Richardson Number

Description

The Richardson number is used as a rough measure of expected air turbulence. A lower value indicates a higher degree of turbulence. Values in the range 10 to 0.1 are typical, with values below unity indicating significant turbulence.

Definition

The Richardson number, Ri, is the dimensionless ratio of buoyant suppression of turbulence to shear generation of turbulence and is defined as:

where g is the acceleration of gravity, β a representative vertical convective stability (commonly ∂θ/∂z, where θ is potential temperature), and ∂u/∂z (the change of wind speed with height) is a characteristic vertical shear of the wind. It is used as a dynamic stability measure to determine if turbulence will exist. The Richardson number is a component of the Graphical Turbulence Guidance product available on the U.S. National Oceanic and Atmospheric Administration (NOAA) Aviation Weather Center website.

Richardson number and turbulence

The Richardson number is used as a rough measure of expected air turbulence. A lower score indicates a higher degree of turbulence (wind speed factor greater than convective stability factor). Values in the range 10 to 0.1 are typical, with values below unity indicating significant turbulence.

Richardson number and stability

The Richardson number is a turbulence indicator and also an index of stability. Meteorologists classify atmospheric stability in the surface layer as unstable, neutral, and stable. Strongly negative Richardson numbers indicate that convection predominates, winds are weak, and there is a strong vertical motion characteristic of an unstable atmosphere. Smoke leaving a source spreads rapidly vertically and horizontally. As mechanical turbulence increases, the Richardson number approaches zero, and the dispersion of a smoke plume decreases, approaching neutral stability where (∂θ/∂z) = 0. Finally, as the Richardson number becomes positive, vertical mixing ceases, and mechanical turbulence is dampened. The atmosphere becomes stably stratified, and very little vertical dispersion of a smoke plume occurs.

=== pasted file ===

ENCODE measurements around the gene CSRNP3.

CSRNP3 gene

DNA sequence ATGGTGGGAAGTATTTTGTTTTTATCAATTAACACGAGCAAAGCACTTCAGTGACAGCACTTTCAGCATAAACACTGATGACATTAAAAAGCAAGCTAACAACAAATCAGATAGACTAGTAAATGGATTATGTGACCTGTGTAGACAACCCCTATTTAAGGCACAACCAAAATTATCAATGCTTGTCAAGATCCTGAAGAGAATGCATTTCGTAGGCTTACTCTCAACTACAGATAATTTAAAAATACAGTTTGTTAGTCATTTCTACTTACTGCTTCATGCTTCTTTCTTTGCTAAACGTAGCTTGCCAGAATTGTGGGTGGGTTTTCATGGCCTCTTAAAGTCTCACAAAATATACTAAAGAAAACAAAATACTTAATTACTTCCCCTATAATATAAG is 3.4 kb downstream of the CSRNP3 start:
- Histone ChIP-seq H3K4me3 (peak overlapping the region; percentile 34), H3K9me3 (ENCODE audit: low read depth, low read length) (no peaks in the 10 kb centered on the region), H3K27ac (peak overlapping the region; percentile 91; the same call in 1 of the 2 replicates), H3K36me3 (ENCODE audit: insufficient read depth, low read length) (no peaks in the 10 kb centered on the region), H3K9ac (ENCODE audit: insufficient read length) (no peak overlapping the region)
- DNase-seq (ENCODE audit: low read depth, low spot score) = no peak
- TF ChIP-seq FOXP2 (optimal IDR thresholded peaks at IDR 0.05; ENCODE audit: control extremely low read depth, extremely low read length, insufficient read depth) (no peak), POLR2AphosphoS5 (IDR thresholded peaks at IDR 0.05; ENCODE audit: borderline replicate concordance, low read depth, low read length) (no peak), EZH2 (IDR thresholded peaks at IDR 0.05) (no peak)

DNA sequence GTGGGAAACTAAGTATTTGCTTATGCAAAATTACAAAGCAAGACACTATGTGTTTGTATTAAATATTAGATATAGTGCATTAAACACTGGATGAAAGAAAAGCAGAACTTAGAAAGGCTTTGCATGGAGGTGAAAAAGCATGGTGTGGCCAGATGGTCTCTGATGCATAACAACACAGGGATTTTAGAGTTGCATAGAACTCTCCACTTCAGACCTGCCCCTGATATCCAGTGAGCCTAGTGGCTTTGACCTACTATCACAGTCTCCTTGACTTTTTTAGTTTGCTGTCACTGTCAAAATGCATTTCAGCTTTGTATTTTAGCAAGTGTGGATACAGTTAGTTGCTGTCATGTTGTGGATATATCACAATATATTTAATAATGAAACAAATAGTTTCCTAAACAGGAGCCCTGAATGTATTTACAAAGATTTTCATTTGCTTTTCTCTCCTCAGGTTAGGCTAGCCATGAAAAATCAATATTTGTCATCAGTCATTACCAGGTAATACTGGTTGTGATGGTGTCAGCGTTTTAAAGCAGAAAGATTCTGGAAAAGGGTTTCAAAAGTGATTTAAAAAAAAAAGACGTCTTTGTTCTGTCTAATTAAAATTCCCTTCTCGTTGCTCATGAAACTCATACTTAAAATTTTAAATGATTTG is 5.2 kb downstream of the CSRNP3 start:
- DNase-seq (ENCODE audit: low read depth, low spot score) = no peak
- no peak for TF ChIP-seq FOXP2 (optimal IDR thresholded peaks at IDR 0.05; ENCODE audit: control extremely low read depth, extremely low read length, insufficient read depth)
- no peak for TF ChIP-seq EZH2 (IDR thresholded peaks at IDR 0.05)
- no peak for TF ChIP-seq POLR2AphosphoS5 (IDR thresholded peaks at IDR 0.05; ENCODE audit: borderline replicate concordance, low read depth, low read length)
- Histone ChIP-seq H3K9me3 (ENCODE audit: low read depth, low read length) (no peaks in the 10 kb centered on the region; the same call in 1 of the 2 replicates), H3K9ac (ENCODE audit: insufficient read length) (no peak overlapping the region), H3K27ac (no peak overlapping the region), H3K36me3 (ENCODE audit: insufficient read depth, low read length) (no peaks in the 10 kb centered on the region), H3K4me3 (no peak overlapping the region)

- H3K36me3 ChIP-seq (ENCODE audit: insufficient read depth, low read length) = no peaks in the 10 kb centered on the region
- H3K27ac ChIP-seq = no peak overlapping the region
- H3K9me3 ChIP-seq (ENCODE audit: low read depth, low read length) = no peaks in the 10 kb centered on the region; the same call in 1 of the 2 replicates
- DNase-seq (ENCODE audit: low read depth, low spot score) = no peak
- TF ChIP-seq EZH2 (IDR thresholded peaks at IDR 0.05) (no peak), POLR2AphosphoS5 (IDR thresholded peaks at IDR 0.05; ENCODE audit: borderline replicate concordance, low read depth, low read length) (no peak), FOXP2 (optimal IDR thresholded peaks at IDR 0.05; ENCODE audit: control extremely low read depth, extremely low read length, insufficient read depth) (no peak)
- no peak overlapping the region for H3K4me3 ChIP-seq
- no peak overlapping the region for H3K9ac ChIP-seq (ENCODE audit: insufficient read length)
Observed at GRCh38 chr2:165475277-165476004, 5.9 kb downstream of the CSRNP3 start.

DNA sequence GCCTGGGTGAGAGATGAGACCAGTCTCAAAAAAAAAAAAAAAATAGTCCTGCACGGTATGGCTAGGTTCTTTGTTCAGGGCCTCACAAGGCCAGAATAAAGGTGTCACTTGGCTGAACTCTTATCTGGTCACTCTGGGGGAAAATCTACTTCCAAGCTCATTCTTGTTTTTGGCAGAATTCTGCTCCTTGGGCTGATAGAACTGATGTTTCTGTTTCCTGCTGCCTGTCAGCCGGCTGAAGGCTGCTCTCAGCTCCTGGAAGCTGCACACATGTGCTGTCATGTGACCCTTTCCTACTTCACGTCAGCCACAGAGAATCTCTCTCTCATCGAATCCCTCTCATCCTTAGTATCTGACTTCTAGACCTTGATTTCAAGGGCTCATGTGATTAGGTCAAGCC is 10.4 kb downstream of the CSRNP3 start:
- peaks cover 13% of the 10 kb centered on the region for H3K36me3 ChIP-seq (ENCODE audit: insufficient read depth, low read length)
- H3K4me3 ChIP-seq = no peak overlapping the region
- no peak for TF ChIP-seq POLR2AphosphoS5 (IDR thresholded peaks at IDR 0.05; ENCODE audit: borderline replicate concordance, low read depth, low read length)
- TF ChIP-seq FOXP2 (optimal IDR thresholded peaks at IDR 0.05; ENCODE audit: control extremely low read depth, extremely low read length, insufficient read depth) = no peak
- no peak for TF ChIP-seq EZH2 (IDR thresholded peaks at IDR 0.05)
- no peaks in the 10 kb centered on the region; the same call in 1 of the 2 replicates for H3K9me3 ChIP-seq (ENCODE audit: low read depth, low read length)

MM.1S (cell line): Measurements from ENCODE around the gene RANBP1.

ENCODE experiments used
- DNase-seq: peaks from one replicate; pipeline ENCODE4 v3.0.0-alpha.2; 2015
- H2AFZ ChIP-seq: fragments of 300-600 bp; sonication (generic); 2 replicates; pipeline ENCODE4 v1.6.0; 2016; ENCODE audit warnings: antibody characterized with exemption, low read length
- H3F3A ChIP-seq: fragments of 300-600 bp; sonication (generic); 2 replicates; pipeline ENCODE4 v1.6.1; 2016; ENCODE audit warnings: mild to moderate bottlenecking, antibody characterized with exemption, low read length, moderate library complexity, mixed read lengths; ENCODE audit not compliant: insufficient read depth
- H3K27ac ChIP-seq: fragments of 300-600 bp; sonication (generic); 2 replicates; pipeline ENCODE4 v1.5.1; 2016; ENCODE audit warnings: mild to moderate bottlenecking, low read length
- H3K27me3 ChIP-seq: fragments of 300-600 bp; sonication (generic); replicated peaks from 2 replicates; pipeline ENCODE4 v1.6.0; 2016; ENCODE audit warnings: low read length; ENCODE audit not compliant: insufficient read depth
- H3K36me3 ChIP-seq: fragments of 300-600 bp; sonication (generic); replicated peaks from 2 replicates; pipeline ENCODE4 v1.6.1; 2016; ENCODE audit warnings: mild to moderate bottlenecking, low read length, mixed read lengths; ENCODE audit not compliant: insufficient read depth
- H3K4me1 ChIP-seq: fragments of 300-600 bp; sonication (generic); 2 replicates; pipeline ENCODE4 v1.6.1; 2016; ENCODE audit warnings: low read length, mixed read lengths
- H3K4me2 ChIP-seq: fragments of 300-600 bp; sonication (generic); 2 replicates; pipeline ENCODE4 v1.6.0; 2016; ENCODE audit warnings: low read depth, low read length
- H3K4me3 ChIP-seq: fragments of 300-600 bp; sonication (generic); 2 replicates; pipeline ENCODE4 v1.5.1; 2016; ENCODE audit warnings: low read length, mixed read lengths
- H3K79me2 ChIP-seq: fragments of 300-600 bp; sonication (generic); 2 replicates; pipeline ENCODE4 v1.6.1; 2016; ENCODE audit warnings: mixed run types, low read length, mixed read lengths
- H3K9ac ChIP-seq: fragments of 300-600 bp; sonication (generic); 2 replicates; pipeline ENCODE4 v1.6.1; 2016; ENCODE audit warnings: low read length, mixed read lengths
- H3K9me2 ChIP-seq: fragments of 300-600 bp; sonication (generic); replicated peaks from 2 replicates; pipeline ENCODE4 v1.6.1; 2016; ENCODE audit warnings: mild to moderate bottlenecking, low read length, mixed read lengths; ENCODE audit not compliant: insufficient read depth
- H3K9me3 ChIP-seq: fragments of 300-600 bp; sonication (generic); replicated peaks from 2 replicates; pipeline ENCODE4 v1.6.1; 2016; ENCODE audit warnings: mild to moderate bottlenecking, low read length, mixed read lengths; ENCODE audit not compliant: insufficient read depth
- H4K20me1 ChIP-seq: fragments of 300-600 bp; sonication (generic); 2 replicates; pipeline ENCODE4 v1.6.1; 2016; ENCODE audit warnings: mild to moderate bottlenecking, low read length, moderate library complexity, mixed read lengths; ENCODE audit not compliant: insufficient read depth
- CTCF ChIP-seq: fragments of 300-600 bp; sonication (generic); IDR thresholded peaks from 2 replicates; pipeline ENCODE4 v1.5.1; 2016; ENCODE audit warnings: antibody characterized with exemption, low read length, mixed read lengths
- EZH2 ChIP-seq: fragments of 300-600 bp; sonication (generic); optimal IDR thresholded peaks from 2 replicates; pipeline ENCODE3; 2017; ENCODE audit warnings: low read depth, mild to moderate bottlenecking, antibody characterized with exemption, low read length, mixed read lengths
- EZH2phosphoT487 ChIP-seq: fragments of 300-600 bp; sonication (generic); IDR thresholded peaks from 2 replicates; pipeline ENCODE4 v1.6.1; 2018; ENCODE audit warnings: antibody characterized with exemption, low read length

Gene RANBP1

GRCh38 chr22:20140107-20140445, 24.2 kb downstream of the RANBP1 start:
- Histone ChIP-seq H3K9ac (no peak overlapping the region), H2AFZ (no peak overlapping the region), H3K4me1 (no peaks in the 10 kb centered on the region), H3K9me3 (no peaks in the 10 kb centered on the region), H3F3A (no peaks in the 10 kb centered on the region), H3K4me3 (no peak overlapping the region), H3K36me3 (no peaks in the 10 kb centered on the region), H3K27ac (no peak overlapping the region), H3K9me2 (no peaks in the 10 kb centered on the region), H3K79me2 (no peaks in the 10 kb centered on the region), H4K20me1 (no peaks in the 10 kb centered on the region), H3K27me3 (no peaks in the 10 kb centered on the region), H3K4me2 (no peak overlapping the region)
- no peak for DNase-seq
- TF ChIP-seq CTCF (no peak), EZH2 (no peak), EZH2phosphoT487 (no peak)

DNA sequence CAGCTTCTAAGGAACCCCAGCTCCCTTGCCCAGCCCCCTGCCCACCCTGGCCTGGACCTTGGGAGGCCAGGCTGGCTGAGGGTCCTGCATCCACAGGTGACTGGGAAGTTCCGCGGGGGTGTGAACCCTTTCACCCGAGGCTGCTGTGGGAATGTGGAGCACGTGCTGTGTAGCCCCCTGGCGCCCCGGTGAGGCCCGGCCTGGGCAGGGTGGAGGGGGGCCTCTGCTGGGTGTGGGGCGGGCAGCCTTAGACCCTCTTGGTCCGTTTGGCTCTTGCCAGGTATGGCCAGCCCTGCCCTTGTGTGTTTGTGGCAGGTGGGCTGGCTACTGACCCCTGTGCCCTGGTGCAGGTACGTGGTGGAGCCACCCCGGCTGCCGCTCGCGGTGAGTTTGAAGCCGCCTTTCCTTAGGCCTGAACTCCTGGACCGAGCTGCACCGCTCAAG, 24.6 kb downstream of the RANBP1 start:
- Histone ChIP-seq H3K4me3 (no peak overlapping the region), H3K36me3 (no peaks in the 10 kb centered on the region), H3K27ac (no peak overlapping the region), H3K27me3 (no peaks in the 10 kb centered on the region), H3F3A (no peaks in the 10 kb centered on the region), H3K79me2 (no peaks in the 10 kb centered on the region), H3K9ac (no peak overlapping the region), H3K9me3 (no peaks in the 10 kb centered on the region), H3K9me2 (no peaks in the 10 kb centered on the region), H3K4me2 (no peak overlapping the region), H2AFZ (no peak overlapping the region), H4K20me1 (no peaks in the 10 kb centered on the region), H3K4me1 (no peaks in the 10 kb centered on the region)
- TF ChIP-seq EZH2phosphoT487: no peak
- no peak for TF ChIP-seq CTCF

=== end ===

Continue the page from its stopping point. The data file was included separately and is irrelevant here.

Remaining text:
Stability ClassificationRichardson numberComment
Stable> 0.25No vertical mixing, winds weak, strong inversion, mechanical turbulence dampened, negligible spreading of smoke plume
Stable0 < Ri < 0.25Mechanical turbulence weakened by stable stratification
NeutralRi = 0Mechanical turbulence only
Unstable−0.03 < Ri < 0Mechanical turbulence and convection
UnstableRi < −0.04Convection predominant, winds weak, strong vertical motion, smoke rapidly spreading vertically and horizontally

Richardson number and stability

 

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